KILEY: Now, since then he's given a statement at a press conference which we hope to bring you later on today, saying that the protests in Kasur will continue until the perpetrator has been found and, in his words, "hanged."

There is a strong feeling, at least locally, that the system, the government has not done enough to round up these rings of pedophiles and other killings. And of course, there have been demonstrations elsewhere in Pakistan.

Two people were killed who demonstrated in Kasur earlier this week. So far today though, there have not been any significant public displays of anger, although, of course, privately the family, especially and local people, are still complaining they fear to walk the streets.

VANIER: Sam Kiley reporting regionally from Abu Dhabi on this truly horrific story. Thank you very much.

ALLEN: In California, authorities say 43 people now are considered missing after deadly mudslides. That's more than yesterday, but they stress those numbers are constantly changing. At least 17 people were killed.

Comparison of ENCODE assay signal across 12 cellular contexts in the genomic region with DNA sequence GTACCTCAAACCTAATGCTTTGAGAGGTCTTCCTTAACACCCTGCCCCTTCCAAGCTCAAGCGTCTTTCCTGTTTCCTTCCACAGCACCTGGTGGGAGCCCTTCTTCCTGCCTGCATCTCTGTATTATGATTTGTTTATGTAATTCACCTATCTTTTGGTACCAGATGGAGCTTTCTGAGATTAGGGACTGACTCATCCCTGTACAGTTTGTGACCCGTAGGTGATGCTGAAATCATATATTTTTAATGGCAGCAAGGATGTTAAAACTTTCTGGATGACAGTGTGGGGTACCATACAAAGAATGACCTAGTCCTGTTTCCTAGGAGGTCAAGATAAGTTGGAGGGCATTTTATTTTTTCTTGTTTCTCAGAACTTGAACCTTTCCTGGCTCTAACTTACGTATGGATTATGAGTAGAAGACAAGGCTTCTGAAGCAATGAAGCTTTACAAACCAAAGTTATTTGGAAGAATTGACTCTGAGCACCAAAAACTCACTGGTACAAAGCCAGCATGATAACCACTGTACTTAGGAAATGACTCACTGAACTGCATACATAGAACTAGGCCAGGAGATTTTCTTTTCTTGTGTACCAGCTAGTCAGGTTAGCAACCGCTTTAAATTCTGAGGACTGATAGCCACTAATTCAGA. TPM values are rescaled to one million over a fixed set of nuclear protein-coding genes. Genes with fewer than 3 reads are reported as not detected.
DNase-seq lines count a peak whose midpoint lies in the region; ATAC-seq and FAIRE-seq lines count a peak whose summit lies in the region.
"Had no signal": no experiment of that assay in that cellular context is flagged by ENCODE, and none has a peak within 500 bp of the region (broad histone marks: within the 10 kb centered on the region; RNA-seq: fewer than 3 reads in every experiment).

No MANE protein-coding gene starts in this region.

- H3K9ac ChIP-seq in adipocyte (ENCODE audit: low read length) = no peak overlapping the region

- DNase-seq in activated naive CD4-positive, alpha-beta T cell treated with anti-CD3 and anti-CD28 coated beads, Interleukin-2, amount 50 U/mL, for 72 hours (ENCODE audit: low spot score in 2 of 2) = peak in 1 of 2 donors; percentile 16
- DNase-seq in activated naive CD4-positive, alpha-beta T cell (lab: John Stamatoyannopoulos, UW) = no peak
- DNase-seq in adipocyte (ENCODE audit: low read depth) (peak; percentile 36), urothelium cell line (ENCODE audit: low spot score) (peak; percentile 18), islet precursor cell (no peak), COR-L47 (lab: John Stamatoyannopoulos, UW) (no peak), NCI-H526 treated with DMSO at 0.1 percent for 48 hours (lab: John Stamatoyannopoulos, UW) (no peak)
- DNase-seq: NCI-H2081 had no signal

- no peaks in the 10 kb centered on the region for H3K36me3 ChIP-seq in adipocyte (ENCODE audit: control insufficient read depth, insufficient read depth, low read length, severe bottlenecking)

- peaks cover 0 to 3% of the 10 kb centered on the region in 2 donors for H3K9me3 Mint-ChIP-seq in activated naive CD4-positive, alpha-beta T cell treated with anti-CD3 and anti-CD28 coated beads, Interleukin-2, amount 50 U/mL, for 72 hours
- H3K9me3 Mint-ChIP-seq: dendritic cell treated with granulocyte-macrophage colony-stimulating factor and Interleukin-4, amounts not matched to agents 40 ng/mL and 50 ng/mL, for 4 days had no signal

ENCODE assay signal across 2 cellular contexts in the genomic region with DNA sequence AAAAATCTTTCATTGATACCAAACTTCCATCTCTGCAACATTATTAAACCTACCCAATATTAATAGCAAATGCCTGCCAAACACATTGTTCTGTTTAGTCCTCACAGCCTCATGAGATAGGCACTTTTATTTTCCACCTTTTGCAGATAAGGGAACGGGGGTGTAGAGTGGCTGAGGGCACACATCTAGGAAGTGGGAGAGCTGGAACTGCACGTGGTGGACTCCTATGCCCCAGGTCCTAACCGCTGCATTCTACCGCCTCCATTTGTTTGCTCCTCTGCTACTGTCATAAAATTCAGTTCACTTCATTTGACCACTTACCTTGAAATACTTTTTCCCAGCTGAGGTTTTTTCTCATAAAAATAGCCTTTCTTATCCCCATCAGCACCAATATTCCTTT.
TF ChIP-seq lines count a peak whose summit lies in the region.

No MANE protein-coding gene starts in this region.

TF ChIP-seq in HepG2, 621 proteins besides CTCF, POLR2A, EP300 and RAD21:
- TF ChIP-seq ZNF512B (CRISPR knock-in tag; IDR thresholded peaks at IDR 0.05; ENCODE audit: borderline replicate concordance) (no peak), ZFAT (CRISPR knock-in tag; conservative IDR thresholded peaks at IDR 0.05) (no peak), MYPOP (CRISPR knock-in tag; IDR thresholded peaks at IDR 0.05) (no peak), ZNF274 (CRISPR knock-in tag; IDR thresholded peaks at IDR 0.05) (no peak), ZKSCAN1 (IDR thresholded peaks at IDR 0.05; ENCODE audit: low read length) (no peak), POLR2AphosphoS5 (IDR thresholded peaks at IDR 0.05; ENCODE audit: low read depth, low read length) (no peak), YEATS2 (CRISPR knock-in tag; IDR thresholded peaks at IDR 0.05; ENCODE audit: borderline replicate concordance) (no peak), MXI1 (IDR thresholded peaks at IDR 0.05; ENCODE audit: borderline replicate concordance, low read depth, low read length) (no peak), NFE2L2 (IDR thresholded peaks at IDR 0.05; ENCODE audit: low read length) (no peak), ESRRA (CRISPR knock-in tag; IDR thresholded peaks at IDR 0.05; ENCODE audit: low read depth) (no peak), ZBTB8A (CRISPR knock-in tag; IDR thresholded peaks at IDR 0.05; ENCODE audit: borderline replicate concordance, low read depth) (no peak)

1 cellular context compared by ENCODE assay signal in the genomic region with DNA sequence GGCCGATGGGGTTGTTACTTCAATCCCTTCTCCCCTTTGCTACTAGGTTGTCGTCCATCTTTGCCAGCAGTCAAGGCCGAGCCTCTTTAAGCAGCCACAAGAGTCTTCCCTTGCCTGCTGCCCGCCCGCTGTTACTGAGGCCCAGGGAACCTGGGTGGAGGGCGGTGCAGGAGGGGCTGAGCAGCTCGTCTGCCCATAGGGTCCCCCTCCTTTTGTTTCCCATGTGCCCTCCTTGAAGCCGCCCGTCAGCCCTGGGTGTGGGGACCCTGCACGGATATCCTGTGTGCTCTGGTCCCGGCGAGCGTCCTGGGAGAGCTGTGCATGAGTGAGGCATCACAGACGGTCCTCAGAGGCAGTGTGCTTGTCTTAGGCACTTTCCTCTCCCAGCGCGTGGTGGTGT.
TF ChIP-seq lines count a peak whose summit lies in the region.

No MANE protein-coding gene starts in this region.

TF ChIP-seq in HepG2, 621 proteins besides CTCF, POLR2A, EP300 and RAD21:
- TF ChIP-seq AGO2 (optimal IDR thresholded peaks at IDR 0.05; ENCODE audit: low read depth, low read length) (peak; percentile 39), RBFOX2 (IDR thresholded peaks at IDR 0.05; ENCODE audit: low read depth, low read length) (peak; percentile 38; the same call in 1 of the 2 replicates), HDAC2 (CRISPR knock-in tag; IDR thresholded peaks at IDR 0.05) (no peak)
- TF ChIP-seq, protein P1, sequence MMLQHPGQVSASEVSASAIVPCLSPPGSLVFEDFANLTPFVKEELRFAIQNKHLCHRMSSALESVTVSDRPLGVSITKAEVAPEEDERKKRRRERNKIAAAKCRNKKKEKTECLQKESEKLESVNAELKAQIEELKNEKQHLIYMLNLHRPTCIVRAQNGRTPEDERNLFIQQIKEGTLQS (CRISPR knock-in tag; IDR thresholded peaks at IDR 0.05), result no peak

VANIER: And one point of controversy, the cell phone alerts that went out to Santa Barbara County residents, some say that they came too late and that they actually did more harm than good.

Randy Page has more on that story.


UNIDENTIFIED FEMALE: They're upstairs. And she just would have stayed upstairs

RANDY PAGE, CORRESPONDENT, CNN: Diane Brewer tells us Josie Gauer (Ph) was in an upstairs bedroom asleep when the Amber-type alert came over the cell phones. She ran downstairs to her boyfriend, and the two of them went outside to see what was happening. Moments later, the mudslide hit.

[03:25:07] DIANE BREWER, VICTIM'S FRIEND: It took him. And as he was being taken by all the mudslide and the garage and everything, he was -- he saw her holding onto the door, and that was the last that he saw.

PAGE: Diane Brewer was one of Josie's closest friends. She says the cell phone alert may have done more harm than good because it went out just 10 minutes before the wall of mud tore through these neighborhoods, not giving people enough time to get out of the way and driving some into areas where they were more vulnerable to the devastating mud, water, boulders and trees.